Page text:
A historical criticism of null hypothesis testing is that a null hypothesis cannot be correct in the first place. The reason that many nulls cannot be correct is that what makes a null hypothesis a null hypothesis is its infinite precision. Only an infinitely precise hypothesis can be used to generate an infinitely precise prediction, such as t will be zero. It is around that infinitely precise prediction that we would construct a probability density function. If you are thinking, I just want to know if the difference is significant, and if you mean important, a null hypothesis test will never tell you that. Although we should know from the start when our nulls cannot be correct, there is still reason to test them: to see if we can confidently decide on the direction of a difference. In this editorial, I explore when nulls can and cannot be correct and summarize the field of directional decisions. Ronald Fisher made directional decisions. To John Tukey, the only reason to test a null was to decide on direction. And it is not a matter of using one-tailed tests. Before you submit your P values to a journal, read this editorial and rethink what you have written. The question is one of direction.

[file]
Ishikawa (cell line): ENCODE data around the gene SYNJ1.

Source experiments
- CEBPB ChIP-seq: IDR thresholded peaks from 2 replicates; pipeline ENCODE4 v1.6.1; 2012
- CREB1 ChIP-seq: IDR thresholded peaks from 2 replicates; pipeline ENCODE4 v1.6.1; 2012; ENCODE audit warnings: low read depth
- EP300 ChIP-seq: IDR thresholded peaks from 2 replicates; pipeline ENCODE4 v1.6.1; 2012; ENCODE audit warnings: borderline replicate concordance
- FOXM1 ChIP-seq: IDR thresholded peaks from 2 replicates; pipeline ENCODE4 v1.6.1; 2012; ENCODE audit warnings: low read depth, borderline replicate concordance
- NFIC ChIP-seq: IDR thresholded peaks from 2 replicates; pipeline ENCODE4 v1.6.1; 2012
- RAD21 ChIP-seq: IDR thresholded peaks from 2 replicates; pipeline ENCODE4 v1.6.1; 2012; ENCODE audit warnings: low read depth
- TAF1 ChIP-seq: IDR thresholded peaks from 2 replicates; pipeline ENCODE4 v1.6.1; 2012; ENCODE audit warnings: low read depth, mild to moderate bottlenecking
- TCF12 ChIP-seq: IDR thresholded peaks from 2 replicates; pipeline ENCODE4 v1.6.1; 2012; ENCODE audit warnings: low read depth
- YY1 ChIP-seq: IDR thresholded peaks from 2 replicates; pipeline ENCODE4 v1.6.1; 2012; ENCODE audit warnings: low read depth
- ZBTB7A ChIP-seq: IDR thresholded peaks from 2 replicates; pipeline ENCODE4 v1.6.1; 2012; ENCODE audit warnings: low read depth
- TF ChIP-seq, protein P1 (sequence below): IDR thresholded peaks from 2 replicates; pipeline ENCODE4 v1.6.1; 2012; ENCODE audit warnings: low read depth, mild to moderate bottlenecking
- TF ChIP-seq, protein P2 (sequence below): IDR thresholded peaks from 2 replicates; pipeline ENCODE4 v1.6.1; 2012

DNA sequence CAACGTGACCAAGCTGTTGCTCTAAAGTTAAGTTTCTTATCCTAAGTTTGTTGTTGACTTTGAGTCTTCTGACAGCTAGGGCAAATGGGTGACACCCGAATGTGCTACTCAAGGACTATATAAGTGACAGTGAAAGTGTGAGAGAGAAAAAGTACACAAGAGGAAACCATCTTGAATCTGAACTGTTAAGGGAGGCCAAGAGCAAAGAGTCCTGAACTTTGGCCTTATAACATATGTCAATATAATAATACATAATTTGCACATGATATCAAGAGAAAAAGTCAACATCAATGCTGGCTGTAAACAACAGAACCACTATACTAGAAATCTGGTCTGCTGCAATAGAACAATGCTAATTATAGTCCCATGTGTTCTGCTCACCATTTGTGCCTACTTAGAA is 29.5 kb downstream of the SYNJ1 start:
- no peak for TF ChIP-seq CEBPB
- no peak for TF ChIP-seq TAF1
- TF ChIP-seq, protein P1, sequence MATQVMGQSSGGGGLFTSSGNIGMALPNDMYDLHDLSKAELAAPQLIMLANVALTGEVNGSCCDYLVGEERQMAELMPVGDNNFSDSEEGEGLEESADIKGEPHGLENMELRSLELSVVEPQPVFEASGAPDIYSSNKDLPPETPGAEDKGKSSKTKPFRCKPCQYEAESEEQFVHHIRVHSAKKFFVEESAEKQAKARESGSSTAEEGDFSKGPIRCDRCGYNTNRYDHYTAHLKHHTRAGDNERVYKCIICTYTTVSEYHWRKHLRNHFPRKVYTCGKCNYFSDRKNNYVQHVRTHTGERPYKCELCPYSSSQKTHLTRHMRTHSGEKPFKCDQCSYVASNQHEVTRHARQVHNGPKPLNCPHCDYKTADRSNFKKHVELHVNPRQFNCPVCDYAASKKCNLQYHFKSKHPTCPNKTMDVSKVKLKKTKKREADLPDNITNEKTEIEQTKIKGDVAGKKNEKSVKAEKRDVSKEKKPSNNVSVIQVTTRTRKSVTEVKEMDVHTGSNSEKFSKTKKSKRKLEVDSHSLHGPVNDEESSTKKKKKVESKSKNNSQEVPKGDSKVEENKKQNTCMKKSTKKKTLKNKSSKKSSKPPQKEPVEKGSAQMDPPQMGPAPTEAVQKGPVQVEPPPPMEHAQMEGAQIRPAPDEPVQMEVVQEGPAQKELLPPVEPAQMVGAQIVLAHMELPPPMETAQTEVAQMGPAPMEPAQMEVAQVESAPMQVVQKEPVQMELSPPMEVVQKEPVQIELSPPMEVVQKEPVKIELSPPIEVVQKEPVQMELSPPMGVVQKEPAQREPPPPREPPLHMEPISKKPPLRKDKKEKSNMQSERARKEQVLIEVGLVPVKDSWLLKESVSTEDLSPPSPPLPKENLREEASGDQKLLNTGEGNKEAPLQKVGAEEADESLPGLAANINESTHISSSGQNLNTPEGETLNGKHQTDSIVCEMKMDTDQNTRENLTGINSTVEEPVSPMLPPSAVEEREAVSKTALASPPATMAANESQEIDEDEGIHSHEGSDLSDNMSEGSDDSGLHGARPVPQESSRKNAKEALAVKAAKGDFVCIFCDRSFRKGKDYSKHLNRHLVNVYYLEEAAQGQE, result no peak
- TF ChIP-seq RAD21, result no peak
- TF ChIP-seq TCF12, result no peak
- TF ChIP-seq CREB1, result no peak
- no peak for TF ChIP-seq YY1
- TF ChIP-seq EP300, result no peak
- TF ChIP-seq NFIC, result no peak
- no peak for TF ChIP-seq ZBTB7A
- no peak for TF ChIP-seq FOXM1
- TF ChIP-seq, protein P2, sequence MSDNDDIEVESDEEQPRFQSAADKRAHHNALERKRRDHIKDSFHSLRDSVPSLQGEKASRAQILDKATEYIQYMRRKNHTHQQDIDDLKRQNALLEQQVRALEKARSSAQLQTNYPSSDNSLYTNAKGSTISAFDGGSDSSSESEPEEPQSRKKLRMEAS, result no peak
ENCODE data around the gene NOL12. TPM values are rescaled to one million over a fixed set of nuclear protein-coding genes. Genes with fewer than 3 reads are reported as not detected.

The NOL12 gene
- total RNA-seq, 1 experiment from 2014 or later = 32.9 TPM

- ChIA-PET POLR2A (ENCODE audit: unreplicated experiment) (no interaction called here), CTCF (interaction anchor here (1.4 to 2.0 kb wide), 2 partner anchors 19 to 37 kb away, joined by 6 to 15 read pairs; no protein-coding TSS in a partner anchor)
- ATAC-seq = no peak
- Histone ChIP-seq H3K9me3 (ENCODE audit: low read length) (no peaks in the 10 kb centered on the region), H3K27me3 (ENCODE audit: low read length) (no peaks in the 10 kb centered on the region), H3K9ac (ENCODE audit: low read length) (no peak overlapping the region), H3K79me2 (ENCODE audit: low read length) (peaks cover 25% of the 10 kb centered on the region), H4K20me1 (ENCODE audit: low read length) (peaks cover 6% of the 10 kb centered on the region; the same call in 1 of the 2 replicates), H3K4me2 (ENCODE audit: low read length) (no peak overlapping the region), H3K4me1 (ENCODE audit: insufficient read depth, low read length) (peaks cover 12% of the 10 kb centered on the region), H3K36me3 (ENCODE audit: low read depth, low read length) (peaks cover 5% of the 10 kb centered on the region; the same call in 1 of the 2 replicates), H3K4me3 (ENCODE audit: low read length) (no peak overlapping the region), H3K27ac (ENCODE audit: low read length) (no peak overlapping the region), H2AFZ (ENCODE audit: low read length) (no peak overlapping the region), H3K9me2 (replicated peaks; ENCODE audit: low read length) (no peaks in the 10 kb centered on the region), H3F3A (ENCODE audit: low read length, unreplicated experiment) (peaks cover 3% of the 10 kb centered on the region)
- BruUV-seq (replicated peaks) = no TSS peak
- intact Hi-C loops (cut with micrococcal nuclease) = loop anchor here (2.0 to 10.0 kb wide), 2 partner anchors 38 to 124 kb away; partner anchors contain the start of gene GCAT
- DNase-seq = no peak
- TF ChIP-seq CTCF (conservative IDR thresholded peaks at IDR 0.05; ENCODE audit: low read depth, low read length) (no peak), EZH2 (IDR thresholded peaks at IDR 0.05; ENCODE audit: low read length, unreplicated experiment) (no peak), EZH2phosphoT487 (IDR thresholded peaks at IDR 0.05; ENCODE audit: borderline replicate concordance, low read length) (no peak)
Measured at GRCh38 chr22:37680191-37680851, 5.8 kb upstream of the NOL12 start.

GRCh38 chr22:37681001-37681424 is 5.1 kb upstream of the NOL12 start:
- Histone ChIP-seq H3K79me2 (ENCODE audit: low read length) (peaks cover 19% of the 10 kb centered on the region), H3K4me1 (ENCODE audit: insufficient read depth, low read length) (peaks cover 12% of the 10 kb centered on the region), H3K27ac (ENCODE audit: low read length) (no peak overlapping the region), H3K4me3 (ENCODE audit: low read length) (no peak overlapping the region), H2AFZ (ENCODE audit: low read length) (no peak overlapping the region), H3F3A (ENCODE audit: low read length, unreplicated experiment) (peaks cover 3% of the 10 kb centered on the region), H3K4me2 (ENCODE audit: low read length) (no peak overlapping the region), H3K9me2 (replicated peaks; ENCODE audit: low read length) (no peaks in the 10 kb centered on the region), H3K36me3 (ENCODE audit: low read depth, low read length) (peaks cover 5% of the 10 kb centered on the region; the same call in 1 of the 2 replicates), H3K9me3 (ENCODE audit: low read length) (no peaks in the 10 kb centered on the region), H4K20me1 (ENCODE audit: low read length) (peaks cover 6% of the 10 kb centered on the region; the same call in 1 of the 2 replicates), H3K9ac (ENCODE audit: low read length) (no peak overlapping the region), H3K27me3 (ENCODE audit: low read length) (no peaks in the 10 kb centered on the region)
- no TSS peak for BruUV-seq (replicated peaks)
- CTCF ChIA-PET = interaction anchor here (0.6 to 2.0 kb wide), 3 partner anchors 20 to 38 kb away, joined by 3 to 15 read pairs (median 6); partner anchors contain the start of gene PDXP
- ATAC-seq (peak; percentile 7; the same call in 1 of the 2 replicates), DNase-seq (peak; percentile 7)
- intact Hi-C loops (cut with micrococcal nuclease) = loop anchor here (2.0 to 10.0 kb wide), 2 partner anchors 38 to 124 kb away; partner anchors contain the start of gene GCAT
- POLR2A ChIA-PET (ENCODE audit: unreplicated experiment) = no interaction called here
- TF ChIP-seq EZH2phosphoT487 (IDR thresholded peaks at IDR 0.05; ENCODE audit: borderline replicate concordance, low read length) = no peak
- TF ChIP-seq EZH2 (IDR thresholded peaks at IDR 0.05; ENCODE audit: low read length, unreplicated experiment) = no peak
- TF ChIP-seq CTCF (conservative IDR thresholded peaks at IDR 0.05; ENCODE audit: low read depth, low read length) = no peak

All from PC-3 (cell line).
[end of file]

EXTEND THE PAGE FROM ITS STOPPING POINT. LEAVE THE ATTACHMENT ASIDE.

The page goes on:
"Editorial, Your Null Hypothesis Must Be False: Test It Anyway,"
Georgia Journal of Science, Vol. 78, No. 3, Article 1.
Available at: https://digitalcommons.gaacademy.org/gjs/vol78/iss3/1